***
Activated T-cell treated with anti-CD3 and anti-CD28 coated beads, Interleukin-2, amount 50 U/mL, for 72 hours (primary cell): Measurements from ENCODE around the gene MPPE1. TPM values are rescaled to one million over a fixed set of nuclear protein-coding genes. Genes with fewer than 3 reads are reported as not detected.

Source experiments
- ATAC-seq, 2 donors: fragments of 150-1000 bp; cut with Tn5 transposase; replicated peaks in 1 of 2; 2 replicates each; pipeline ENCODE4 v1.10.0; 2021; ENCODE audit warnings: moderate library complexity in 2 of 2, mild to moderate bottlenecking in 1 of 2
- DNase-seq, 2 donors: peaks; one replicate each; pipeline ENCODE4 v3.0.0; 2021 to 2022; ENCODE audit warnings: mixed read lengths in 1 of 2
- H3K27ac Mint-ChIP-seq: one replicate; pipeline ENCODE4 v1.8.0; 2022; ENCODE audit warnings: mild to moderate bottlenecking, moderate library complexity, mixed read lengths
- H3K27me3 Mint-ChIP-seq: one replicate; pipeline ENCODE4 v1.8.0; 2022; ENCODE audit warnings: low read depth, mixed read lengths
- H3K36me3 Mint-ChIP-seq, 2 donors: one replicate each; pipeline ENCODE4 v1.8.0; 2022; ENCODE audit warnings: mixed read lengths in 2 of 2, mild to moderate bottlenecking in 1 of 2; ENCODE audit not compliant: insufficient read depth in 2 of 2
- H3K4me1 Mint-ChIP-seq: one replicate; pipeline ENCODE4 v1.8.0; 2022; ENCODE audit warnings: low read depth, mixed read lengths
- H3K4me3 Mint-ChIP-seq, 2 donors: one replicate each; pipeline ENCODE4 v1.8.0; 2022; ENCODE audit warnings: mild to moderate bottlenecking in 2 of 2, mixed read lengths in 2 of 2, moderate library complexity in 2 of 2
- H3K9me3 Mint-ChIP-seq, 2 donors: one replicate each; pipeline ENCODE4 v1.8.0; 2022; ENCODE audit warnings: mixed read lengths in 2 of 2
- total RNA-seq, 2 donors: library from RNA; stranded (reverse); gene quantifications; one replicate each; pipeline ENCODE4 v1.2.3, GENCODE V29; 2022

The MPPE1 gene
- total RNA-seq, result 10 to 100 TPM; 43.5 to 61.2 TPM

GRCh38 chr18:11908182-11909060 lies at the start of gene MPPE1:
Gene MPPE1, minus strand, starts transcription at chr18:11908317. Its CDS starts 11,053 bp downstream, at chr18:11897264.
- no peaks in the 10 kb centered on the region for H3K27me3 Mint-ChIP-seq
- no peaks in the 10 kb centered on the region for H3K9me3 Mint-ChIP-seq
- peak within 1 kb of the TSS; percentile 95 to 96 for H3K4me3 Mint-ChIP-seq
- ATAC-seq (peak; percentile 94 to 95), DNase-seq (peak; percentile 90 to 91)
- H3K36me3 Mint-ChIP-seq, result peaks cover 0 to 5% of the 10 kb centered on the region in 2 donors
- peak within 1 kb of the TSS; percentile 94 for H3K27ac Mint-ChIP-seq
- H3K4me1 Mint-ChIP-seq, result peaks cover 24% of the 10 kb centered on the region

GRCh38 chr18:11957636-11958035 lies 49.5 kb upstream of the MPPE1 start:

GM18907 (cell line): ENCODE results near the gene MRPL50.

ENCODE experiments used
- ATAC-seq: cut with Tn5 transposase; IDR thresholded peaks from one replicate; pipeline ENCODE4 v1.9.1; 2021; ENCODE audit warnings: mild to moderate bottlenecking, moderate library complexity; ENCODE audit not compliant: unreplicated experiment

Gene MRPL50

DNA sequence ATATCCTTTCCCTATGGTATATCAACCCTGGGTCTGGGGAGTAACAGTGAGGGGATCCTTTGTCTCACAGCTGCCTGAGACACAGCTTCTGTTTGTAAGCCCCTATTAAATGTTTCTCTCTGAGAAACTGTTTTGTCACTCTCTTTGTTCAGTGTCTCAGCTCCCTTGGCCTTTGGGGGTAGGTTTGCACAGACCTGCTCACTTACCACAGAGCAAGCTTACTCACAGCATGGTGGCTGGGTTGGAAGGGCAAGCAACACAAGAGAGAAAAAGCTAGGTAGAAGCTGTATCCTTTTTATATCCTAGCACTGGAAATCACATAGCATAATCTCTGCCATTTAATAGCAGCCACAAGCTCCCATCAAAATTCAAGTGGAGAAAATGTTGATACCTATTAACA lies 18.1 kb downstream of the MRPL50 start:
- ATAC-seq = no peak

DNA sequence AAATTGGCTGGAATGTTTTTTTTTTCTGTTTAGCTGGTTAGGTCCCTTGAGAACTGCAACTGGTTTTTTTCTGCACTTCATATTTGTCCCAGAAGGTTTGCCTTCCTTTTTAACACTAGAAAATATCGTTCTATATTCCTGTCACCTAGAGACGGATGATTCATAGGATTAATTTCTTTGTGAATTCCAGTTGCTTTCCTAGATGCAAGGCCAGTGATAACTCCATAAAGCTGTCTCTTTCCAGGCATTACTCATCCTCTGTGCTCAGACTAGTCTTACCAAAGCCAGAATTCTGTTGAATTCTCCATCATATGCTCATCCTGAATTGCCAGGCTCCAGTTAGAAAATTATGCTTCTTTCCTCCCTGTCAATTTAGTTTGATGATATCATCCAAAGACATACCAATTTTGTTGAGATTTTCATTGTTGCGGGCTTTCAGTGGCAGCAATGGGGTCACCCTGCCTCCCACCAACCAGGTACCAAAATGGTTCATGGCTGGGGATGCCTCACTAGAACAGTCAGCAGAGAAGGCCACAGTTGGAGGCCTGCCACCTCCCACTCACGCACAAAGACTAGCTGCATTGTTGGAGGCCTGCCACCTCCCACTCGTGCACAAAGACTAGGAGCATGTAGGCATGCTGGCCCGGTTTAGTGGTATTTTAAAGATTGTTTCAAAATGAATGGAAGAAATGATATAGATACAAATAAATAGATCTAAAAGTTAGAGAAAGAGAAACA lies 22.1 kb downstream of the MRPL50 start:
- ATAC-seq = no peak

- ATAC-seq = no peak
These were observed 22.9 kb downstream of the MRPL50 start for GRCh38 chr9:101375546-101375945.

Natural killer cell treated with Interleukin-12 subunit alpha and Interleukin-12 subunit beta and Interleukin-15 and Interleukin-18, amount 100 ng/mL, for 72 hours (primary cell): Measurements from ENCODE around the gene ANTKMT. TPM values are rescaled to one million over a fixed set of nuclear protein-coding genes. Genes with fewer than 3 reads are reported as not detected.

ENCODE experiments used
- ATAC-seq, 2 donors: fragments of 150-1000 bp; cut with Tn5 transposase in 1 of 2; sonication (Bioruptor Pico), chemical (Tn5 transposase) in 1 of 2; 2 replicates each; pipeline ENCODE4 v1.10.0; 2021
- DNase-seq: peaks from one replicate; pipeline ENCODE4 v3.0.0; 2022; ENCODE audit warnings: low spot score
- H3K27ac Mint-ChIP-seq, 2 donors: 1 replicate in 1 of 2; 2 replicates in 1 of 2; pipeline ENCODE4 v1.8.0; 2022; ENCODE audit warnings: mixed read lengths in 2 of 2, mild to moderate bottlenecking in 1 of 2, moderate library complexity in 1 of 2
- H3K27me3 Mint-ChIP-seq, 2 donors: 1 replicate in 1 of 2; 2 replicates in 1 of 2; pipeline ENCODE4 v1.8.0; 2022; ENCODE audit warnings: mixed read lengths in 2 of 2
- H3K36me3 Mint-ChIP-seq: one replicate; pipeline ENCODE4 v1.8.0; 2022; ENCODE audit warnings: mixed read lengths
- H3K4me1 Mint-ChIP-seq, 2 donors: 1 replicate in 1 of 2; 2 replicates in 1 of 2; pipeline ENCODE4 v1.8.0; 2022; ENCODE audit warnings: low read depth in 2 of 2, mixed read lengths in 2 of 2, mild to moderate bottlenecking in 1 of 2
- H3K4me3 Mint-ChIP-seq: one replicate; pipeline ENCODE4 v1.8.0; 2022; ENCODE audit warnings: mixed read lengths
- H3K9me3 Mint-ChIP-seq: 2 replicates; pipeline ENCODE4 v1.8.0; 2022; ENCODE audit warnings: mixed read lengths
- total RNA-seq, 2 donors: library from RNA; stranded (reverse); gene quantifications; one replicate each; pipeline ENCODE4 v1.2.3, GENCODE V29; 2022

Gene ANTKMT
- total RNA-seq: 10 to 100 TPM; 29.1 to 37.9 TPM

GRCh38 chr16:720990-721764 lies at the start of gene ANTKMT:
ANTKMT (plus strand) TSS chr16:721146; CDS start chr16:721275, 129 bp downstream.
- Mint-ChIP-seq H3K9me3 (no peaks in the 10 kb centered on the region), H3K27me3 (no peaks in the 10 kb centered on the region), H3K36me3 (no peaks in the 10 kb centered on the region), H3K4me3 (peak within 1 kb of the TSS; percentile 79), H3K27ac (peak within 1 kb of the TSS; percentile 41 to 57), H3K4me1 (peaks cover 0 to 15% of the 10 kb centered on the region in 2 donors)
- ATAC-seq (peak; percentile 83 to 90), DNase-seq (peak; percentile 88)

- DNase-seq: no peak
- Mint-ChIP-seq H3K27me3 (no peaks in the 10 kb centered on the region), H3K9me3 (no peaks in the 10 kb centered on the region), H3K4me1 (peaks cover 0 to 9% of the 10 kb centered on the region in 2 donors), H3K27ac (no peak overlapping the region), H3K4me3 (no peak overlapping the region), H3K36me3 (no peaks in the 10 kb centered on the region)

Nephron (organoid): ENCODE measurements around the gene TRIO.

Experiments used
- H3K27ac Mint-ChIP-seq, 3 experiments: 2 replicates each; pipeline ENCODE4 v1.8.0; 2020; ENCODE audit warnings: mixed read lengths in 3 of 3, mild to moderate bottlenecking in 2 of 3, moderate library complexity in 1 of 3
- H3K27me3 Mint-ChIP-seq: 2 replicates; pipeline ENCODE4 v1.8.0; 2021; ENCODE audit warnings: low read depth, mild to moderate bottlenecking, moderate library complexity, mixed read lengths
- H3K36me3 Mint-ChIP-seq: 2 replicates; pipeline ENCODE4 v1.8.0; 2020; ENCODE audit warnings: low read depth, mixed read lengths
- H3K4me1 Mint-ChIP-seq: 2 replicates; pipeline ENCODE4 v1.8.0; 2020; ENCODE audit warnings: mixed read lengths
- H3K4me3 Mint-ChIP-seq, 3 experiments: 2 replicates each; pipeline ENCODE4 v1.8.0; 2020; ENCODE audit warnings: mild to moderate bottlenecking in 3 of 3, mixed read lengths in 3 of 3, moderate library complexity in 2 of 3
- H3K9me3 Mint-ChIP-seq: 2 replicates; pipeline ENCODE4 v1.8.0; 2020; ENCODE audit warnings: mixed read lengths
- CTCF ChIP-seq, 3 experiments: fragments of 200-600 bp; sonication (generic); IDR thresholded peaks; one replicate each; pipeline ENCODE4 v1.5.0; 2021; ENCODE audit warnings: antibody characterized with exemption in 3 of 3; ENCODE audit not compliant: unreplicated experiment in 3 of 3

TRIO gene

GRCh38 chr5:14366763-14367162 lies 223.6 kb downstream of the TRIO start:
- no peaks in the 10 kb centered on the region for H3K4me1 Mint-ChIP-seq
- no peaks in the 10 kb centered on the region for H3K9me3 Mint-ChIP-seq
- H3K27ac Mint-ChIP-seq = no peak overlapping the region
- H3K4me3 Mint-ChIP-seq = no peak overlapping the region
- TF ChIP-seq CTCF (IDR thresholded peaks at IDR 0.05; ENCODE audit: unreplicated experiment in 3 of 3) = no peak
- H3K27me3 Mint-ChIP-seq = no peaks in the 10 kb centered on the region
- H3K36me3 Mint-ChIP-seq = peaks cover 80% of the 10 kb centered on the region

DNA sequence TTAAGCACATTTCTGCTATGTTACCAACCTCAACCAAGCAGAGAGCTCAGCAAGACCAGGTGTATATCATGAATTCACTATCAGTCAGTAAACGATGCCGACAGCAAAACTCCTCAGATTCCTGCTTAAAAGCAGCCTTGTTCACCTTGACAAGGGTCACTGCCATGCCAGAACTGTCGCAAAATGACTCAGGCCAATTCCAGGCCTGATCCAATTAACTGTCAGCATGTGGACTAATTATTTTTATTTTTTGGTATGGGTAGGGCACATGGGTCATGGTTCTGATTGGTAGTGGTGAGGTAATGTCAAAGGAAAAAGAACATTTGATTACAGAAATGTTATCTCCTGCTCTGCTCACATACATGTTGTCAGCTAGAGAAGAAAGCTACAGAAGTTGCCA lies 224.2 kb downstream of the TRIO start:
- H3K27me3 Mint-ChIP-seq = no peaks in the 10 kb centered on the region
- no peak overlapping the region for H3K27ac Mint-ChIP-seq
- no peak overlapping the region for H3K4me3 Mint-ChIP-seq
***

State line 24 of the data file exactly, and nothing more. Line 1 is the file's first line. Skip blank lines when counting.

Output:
GM18907 (cell line): ENCODE results near the gene MRPL50.